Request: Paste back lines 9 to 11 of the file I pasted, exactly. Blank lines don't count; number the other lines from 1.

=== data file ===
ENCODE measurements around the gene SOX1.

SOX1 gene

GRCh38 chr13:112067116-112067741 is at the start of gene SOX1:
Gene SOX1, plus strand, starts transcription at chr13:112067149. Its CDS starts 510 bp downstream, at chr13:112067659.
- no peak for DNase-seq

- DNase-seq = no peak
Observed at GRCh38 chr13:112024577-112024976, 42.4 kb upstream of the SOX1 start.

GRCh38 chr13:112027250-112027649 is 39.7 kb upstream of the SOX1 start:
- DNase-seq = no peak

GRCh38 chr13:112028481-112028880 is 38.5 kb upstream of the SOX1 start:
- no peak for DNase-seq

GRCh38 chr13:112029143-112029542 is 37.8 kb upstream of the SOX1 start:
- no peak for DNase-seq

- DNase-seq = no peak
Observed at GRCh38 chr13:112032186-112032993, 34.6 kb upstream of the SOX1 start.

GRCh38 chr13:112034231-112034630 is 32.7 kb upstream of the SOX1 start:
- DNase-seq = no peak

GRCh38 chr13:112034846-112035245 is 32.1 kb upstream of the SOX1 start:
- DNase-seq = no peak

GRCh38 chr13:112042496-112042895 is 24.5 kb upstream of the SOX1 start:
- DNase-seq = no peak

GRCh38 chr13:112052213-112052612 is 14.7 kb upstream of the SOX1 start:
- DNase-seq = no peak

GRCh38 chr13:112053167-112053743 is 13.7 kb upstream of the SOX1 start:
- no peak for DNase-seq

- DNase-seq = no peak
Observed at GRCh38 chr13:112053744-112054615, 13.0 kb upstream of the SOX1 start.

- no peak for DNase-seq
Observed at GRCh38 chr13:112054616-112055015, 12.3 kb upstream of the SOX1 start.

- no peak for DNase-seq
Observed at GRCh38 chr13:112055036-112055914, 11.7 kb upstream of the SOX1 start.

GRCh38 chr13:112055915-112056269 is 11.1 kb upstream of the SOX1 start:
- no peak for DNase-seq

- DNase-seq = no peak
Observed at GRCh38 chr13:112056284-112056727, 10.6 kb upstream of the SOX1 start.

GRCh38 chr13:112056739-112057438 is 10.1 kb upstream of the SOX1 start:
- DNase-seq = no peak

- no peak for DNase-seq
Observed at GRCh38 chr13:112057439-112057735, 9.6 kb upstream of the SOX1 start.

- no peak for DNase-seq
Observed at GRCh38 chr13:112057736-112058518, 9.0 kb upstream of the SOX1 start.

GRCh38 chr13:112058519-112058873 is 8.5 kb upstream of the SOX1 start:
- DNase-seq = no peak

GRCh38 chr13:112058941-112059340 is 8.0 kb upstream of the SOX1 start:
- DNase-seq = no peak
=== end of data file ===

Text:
- DNase-seq = no peak

GRCh38 chr13:112028481-112028880 is 38.5 kb upstream of the SOX1 start:
- no peak for DNase-seq